• Provide online tools for members, with specific search functionality that give pricing and cost-sharing information for 500 shoppable services that are defined by CMS. This part of the No Surprises Act, Section 114 statute (by Jan. 1, 2023)
  • Using the same online tools, give pricing and cost-sharing information for all items and services. (by Jan. 1, 2024)

In our experience, the final rule has elicited mixed reactions from industry stakeholders, ranging from applauding efforts to empower healthcare consumers, to sharp criticism that the rule could inadvertently dampen competition, and invite unanticipated security risks.

5 considerations for healthcare payers making investments in price transparency solutions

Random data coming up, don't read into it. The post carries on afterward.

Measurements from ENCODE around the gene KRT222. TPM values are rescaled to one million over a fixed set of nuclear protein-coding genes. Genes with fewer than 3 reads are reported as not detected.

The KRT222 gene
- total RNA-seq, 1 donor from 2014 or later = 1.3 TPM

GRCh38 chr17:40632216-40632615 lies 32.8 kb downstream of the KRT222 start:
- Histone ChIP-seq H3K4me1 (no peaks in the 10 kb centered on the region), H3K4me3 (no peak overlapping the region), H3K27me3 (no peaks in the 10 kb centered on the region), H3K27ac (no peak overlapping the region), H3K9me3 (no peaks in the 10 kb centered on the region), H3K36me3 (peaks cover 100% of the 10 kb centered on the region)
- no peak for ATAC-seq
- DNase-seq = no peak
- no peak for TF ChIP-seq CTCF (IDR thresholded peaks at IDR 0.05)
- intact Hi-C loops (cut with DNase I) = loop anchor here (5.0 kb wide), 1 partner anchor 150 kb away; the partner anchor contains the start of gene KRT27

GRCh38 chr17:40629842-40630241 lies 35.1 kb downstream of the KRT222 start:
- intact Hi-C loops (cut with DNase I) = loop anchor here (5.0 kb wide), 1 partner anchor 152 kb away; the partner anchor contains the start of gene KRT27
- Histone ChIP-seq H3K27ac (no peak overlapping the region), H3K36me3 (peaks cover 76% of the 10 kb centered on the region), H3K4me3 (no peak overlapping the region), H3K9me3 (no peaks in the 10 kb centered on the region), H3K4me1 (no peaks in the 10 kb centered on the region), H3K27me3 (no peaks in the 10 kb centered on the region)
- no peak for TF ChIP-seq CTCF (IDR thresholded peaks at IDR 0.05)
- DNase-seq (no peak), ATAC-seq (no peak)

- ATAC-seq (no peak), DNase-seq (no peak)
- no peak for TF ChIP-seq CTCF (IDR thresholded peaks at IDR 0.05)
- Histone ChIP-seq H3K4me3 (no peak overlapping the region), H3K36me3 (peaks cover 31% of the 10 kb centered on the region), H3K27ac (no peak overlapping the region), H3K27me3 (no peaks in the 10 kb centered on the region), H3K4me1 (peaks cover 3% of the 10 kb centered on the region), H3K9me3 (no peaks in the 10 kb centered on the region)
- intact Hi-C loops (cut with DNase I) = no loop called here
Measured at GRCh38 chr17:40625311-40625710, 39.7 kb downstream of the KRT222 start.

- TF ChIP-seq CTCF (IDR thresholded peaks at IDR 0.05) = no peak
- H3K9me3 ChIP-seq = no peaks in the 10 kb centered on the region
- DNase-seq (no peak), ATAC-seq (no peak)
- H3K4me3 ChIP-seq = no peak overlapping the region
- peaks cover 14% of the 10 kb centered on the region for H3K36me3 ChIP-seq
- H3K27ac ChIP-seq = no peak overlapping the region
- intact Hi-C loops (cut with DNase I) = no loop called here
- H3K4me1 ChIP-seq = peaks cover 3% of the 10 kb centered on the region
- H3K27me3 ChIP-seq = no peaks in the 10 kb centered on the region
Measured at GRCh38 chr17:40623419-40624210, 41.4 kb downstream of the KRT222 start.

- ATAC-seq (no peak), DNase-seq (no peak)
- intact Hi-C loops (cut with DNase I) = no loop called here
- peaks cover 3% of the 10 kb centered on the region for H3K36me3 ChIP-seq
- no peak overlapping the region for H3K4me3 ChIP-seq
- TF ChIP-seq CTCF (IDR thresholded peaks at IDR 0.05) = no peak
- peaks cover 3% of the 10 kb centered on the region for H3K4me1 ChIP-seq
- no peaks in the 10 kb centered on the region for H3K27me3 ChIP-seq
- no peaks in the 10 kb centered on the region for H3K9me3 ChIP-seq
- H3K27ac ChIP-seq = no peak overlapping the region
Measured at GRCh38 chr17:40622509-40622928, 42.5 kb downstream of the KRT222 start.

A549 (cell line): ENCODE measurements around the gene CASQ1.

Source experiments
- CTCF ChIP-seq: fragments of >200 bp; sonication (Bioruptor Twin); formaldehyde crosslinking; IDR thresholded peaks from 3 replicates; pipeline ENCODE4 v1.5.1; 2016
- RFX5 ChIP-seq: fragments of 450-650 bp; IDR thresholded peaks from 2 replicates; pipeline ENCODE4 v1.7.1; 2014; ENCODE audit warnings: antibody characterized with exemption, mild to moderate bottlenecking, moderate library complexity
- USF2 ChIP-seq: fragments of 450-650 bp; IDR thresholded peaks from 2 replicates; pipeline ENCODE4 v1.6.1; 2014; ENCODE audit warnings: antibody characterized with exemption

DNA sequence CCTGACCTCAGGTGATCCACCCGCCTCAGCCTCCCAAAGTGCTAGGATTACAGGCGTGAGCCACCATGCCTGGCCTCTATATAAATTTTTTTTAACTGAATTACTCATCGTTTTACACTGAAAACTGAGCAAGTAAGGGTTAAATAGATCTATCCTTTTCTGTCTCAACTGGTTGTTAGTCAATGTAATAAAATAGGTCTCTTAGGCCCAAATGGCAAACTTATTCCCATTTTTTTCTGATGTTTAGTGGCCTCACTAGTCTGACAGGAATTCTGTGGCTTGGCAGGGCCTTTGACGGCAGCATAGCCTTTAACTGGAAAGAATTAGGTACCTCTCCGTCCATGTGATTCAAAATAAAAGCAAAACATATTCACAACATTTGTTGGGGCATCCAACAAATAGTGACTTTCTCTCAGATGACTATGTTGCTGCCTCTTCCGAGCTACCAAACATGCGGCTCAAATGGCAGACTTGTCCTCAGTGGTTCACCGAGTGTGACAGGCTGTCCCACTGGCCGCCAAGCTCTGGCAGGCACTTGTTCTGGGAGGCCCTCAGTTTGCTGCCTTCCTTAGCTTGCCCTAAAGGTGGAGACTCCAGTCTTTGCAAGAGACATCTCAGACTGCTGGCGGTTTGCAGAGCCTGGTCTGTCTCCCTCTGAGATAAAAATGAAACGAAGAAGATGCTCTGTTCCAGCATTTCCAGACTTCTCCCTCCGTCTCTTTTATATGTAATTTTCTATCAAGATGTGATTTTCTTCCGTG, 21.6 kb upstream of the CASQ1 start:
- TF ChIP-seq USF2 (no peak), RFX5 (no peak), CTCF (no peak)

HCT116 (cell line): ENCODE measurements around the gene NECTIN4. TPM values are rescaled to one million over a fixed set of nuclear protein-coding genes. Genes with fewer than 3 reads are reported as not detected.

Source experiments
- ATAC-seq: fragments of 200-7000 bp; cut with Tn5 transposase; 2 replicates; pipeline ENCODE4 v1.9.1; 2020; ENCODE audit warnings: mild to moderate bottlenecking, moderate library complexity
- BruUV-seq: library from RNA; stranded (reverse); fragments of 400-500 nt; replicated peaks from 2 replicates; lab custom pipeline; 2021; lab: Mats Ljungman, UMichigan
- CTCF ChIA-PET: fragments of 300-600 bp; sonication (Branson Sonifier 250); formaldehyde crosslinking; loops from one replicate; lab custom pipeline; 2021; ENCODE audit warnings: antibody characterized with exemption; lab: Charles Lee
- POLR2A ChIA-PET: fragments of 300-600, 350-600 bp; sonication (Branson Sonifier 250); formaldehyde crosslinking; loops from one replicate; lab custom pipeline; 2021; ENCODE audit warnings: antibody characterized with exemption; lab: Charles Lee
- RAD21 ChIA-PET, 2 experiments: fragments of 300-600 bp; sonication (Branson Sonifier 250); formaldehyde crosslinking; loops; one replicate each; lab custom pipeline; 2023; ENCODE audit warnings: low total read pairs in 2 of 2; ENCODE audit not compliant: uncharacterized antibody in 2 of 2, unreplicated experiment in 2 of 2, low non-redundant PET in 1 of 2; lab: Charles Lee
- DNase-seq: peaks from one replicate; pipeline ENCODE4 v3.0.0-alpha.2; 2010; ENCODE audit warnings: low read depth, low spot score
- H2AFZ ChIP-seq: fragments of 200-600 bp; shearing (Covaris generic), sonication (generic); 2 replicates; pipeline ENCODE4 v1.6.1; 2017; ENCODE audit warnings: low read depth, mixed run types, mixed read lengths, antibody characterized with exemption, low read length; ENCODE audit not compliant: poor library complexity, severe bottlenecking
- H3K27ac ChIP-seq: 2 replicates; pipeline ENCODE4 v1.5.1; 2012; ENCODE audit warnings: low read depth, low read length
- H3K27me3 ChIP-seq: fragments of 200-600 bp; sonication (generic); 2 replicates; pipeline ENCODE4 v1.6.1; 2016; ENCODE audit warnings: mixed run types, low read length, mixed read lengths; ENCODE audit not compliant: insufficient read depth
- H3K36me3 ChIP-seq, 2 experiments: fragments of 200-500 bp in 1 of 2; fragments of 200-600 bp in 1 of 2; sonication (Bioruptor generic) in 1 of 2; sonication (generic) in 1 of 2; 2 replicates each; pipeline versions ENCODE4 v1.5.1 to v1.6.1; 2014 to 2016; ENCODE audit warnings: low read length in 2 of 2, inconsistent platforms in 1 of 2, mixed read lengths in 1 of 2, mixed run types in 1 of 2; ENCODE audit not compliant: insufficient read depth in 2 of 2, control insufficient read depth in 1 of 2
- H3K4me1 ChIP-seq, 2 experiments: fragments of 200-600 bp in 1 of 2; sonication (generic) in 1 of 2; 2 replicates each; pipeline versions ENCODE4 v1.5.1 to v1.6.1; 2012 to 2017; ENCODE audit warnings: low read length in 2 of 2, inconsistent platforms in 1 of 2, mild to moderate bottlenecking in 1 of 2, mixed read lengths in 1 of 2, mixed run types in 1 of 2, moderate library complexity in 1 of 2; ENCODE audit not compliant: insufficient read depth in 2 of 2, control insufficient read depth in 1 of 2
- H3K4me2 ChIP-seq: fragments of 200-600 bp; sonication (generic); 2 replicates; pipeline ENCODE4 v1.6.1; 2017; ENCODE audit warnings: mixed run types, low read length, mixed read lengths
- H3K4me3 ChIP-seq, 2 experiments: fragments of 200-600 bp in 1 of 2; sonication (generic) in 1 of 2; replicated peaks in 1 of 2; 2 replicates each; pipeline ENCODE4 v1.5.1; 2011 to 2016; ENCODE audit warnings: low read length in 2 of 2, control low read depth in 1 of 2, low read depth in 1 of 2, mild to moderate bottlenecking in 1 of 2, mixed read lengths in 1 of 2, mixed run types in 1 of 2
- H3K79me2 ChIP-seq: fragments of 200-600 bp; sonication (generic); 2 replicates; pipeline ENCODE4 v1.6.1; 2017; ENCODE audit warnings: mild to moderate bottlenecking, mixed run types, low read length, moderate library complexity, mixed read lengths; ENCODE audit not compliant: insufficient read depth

To help realize the vision of this regulation, healthcare payers (issuers and group health plans) should focus on making technology investments that go beyond the mandate to drive meaningful engagement and consumer experiences. Specifically, healthcare payers need to transform the information used for contracting and billing into information relevant and understandable for consumers.

Healthcare payer solutions for price transparency can help organizations improve member experience, with the addition of technical solutions designed to:

1) Bundle costs

The mandate requires payers to publish information at a granular service level. Yet what consumers really want is a ‘no-surprise experience’ where they receive transparent, complete estimates for the full service, not just a component.